The last days of a Club District psychic
The main floor of 118 Peter Street, just south of Richmond, is adorned with an array of elegant clutter. Candles, incense and amulets sit on tables with graceful drapery over widows. This is the studio of psychic Mina, a seer with 28 years experience and a long family history of clairvoyance.
She's been located on Peter Street since 1994 and called the place home until about three years ago. When she arrived it was a fairly quiet side street in the funky fashion district of Queen West.
"When I first moved down here it was the fashion district, not the entertainment district," she said. "There was maybe one or two clubs, lots of business people, it was - it was heaven."
She shared the street with a community of people with whom she knew and cared about, her building - 118 Peter - held five apartments. Today those apartments are all vacant, the community is gone and the building has been sold.
"It just changed so drastically so quickly," she said. "My clientele back then was a lot of office people, a lot of artistic people, fashion designers, actors, models, all kinds of different people. But around 2000, it just all went down; the neighbourhood just went down."
Over the course of the next couple years the few nightclubs that the area supported ballooned to dozens. All of a sudden - from 9:00 p.m. on, Monday to Sunday - the streets of her bohemian neighbourhood were transformed into a twisted playground for out-of-towners.
"They don't care, they just don't care [about the neighbourhood]," Mina said. "They're not from here."
It began with the noise, then violence in the area, and soon even her privacy was being jeopardized. Night after night she would be woken up to the sound of people on her front porch, or two over zealous lovers in the back in search of a little seclusion; she's heard gunshots and stumbled onto crime scenes.
Over the years the restaurants have followed the former residents to new areas and in their place a cottage industry based on the Clubland crowds has taken their place. Rather than restaurants, today there is late night take out and if there is one thing that can be said for the nightclubs, they've drastically improved the state of take out - both for the daytime suits as well as the club kids.
One of the first to raise the stakes in late night eats is Mina's neighbour at 120 Peter, Burrito Boyz (now Burrito Bandidos). It was one night seven years ago that Ian Angus stumbled out onto the Richmond corridor after a night out in the neighbourhood and had his epiphany. Sick of hot dogs and pizza, preservatives and fried fats, Angus wanted something - fresh.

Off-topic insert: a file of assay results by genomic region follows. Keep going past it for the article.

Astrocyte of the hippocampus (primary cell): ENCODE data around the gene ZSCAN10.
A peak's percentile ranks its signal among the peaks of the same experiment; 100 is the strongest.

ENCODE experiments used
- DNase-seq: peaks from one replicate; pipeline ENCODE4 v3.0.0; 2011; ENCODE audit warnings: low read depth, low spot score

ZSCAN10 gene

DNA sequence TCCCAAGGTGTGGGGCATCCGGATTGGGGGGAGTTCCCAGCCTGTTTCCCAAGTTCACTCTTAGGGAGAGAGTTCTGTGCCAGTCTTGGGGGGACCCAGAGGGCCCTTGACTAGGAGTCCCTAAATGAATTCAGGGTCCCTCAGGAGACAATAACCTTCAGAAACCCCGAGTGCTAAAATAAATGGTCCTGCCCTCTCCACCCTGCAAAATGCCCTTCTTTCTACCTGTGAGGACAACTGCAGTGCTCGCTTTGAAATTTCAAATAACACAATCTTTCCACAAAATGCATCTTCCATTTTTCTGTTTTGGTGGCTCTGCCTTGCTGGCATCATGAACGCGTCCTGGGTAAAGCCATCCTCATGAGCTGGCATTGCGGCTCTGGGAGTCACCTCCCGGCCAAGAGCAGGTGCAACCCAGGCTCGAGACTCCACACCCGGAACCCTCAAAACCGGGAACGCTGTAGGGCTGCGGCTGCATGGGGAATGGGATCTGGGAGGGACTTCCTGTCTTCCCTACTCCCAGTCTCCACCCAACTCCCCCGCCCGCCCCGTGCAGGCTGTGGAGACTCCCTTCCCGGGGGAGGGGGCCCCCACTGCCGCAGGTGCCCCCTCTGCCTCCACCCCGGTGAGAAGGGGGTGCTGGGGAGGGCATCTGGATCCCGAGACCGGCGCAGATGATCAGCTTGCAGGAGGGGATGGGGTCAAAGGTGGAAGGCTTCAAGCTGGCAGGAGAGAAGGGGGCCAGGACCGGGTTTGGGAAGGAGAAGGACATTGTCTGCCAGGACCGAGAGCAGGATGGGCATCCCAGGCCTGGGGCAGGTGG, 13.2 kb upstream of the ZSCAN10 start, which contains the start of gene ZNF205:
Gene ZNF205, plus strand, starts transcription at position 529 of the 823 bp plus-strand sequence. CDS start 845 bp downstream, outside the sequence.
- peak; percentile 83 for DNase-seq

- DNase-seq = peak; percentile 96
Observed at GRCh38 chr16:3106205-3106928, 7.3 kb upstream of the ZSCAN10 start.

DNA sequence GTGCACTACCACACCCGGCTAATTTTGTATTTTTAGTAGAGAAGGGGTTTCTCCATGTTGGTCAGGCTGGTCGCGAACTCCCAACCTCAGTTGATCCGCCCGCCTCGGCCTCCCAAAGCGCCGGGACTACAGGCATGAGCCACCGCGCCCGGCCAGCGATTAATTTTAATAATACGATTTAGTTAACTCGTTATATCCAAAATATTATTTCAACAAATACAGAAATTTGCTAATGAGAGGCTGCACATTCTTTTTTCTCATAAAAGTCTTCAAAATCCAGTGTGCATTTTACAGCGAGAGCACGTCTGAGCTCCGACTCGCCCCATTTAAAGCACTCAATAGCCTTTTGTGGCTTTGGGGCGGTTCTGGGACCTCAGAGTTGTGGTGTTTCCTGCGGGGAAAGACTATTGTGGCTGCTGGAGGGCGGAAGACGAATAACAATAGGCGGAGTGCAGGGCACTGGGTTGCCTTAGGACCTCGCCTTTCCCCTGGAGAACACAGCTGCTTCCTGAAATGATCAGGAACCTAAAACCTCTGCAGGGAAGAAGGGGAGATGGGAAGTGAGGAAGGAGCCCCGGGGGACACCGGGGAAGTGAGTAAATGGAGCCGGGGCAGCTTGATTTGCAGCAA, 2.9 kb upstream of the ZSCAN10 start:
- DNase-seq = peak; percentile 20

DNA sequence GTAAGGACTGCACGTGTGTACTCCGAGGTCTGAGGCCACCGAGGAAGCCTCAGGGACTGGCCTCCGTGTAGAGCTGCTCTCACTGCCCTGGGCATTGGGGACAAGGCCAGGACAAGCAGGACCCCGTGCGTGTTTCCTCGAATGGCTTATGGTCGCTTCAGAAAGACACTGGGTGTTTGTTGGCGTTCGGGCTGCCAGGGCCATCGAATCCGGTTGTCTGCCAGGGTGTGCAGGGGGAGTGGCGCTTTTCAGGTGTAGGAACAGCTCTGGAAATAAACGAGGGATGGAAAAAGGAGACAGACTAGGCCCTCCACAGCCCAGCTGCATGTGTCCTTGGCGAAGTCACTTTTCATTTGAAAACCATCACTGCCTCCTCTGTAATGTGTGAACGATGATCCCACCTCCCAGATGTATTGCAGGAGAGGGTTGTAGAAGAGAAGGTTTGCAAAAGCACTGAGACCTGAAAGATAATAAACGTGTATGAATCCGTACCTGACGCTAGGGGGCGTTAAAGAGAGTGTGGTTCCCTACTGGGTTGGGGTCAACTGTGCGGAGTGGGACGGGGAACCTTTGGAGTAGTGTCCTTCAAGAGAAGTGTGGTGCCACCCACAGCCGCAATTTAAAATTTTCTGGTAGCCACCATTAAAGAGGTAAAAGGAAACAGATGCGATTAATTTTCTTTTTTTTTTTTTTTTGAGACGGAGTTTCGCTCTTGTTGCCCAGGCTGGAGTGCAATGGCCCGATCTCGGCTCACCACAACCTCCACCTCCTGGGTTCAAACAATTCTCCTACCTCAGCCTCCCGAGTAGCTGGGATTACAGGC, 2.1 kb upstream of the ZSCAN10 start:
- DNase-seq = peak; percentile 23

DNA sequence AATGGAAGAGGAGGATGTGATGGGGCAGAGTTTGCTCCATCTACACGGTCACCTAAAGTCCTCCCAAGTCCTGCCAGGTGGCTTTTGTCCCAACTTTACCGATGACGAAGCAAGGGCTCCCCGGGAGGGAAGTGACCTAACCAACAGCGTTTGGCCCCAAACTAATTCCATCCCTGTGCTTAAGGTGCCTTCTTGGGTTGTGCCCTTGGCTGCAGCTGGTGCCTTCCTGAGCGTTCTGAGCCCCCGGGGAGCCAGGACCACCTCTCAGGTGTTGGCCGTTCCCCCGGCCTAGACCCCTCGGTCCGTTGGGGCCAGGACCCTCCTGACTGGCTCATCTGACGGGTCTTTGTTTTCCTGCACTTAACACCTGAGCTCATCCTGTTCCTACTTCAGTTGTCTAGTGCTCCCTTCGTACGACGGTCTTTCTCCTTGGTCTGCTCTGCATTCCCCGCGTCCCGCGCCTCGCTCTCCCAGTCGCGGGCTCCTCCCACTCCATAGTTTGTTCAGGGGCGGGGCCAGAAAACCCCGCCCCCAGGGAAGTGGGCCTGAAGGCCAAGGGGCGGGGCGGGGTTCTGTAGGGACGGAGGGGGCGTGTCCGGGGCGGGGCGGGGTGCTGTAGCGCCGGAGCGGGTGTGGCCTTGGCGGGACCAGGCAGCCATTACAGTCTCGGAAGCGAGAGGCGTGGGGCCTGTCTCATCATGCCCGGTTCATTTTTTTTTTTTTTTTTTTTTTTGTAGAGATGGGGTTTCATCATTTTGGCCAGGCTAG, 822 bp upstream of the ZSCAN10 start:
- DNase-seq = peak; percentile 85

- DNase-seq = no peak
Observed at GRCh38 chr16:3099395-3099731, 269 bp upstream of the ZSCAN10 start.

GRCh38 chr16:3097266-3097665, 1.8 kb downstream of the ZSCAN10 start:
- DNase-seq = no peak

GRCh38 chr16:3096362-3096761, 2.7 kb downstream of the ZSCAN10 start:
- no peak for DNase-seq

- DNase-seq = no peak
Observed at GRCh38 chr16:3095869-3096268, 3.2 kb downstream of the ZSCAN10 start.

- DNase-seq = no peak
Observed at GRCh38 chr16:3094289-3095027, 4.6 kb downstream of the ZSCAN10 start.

With years in fine dining kitchens on his resume, his refined pallet needed a mixture of some fresh ingredients and something hearty and satisfying.
When Burrito Boyz opened it was an instant hit, popular with they day crowd as well as the nightlife, hosting lineups of weekend warriors until 4a.m., which of course, creates issues unto itself.
"It's hard to believe people would actually fight about who was in line first to get a burrito," Angus said. "But it does happen occasionally. Five minutes can feel like hours to someone who's been drinking all night. It can get pretty crowded in there and people get crammed in like sardines, one thing leads to another and we've had a few minor scuffles break."
Even in such an environment though, Angus has never required added security.
"Most people are pretty calm and it seems like the crowd controls themselves," he said. "If someone gets really out of line then five of six of them will pipe up and get things under control--the voices of many seem to calm the guy down who is causing all the trouble."
But the trouble extends beyond the walls of Burrito Bandidos. Without seating in the restaurant, the same crowd funneling out of the clubs at 3 a.m. ends up scarring the streets - not to mention Mina's porch next door - with Burrito sauce, paper wrappers and profanity at 4 a.m.
"Those people next door, Burrito [Bandidos], I don't like them," Mina says.
Mina's biggest issue with the influx of new business, club and otherwise, is that they're not part of the neighbourhood. The community that she enjoyed so much when she first arrived has gone and in its place are a new generation whom she feels lacks a respect for the area.
But Angus has built a new community, one that involves the daytime crowd and the nightlife, a fine line that few have been able to manage. In fact, for him the biggest change in his seven years on Peter Street is the increased competition.
"There's lots more restaurants around now, that's been the biggest thing I've noticed," Angus said. "But it's friendly competition, there's plenty of business to go around."
For Mina, her days are becoming numbered. The building was sold a couple of years ago to a property management company, she feels it's just a matter of time before she's given her walking papers. But she's made her peace with the area; she lives just down the street now on Adelaide.
"I feel like I'm the last thing that's kind of just standing here, but I do have another location around the corner, I found another place, it's not so bad - I can sleep."
Photos by Dennis Marciniak